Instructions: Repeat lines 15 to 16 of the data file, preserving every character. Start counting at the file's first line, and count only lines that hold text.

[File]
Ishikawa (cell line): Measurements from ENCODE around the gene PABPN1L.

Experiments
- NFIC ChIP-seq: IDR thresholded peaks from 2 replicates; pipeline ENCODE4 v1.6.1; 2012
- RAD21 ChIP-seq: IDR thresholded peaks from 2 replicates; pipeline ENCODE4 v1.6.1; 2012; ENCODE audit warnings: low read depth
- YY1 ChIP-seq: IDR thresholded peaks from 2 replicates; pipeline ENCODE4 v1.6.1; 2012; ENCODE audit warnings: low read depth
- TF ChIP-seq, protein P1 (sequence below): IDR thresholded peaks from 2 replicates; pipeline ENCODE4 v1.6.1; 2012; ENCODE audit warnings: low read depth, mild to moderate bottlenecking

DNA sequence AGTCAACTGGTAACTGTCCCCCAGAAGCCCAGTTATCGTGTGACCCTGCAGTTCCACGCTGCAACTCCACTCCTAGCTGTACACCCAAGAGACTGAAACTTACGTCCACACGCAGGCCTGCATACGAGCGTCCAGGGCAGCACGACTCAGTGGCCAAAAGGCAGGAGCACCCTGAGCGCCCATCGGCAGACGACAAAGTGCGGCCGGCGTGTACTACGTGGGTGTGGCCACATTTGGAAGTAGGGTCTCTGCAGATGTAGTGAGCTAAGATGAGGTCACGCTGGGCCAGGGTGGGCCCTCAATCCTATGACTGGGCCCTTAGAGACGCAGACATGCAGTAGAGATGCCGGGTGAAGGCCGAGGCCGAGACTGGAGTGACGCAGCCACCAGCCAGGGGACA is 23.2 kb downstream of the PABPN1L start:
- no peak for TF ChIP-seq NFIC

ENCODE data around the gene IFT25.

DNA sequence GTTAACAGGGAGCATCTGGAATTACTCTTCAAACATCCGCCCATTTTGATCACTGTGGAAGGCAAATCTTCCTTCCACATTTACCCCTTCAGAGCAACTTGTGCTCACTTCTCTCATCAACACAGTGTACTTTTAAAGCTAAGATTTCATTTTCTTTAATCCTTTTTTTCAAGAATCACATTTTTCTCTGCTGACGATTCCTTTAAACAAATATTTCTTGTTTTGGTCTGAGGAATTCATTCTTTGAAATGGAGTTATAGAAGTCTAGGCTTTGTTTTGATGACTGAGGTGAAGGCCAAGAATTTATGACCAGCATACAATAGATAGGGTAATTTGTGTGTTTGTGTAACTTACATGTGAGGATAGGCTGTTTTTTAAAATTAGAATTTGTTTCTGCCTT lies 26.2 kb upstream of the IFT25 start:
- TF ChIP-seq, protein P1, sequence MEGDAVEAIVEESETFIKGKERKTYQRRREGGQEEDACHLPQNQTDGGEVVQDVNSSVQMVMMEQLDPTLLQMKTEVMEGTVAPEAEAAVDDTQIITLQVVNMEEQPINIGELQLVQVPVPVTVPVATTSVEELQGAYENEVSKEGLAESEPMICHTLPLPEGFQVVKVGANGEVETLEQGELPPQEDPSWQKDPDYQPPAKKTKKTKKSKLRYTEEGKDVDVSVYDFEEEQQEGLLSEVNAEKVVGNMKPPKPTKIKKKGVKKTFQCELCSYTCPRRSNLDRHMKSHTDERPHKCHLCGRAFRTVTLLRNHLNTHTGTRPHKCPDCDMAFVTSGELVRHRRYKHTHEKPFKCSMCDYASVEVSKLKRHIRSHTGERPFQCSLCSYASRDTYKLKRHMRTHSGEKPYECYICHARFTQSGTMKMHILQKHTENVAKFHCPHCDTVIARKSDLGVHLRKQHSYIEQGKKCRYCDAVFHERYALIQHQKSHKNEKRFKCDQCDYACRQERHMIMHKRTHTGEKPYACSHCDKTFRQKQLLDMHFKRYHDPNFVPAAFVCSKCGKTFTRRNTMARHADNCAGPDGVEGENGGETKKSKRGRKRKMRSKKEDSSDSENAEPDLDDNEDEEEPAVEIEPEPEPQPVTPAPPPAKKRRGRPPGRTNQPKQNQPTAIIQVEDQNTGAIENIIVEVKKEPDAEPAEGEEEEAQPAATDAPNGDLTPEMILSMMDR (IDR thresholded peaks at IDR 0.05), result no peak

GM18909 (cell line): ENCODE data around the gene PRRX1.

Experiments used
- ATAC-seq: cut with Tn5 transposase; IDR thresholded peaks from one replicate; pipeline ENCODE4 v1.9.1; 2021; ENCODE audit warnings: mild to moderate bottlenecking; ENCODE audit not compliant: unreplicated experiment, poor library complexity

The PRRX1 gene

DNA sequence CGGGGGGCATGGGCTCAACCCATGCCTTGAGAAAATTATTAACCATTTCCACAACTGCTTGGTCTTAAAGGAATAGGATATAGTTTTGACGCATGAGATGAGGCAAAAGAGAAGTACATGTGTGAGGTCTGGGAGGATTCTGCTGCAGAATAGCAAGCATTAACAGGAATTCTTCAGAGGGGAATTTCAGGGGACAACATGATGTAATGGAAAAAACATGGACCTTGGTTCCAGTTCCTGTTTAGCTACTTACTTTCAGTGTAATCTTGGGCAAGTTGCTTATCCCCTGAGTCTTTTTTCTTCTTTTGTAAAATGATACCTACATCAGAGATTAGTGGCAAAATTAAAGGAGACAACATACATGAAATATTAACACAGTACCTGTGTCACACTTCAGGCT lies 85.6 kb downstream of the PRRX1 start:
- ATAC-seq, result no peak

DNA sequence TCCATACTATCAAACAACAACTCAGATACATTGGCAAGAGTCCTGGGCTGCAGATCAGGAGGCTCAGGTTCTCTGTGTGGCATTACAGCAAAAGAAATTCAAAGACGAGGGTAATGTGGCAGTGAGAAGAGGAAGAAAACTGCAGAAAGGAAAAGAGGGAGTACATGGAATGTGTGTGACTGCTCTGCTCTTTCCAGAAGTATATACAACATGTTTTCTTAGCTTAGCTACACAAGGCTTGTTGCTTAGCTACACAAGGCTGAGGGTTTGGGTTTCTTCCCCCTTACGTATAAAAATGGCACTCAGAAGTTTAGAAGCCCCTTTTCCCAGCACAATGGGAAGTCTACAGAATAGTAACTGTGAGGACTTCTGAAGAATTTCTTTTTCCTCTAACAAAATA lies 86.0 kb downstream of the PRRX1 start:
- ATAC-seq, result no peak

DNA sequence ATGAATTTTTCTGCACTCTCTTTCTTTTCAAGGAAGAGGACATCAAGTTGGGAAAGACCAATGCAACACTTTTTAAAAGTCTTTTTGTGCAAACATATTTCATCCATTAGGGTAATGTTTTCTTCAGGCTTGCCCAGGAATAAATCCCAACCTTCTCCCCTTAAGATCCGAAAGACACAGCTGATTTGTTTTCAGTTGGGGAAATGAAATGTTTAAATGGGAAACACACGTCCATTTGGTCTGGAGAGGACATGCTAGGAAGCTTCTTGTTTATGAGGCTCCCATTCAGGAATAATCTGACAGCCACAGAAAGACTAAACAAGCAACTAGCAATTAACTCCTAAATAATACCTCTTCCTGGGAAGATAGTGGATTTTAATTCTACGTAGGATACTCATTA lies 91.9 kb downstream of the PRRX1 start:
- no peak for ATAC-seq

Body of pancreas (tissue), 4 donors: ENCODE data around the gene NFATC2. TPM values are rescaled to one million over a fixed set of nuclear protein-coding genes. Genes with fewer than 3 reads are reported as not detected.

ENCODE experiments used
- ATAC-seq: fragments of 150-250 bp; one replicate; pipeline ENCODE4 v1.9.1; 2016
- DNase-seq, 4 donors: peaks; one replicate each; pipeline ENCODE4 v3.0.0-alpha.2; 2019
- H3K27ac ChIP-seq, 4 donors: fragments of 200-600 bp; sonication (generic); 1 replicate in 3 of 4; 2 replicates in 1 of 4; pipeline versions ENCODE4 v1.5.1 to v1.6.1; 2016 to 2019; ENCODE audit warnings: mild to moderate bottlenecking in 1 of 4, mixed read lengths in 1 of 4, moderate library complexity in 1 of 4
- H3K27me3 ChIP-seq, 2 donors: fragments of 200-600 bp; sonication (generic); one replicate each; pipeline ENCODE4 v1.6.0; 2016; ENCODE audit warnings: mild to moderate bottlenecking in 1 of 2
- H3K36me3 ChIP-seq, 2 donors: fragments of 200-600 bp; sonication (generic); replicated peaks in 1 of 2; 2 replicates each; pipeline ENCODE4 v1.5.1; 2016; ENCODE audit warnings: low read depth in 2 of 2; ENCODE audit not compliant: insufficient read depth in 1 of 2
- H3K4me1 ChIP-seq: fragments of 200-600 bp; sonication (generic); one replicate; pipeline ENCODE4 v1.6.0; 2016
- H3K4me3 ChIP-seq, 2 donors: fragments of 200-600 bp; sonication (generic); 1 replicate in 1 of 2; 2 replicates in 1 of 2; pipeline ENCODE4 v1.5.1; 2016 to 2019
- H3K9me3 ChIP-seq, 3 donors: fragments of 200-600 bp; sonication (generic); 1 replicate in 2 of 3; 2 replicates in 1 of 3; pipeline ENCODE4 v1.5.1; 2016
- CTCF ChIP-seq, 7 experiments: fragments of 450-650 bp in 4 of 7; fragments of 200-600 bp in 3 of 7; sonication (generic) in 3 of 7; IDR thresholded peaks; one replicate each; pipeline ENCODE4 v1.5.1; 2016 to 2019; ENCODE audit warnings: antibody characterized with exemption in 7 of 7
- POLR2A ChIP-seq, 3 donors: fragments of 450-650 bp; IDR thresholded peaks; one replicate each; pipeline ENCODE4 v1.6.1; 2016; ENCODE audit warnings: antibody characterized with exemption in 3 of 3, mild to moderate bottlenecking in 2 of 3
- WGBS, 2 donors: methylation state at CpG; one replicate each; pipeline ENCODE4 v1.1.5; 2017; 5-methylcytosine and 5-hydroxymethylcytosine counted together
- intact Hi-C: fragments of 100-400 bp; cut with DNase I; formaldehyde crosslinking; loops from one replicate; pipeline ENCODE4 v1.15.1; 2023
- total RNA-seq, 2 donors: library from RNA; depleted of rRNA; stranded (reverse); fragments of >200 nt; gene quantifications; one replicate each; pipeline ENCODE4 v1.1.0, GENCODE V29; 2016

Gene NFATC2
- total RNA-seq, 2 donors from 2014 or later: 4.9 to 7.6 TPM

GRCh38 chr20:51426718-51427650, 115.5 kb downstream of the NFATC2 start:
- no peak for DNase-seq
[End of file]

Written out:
The PRRX1 gene

DNA sequence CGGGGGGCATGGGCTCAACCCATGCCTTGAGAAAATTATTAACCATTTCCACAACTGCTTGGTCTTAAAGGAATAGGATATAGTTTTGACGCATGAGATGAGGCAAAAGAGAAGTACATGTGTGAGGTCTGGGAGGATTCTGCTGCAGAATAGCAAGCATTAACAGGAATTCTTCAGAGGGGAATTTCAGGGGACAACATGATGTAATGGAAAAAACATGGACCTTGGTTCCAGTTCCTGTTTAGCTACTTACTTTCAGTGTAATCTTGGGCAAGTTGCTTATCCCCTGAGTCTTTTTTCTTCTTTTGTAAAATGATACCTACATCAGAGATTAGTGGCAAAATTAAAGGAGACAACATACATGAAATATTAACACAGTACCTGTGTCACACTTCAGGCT lies 85.6 kb downstream of the PRRX1 start: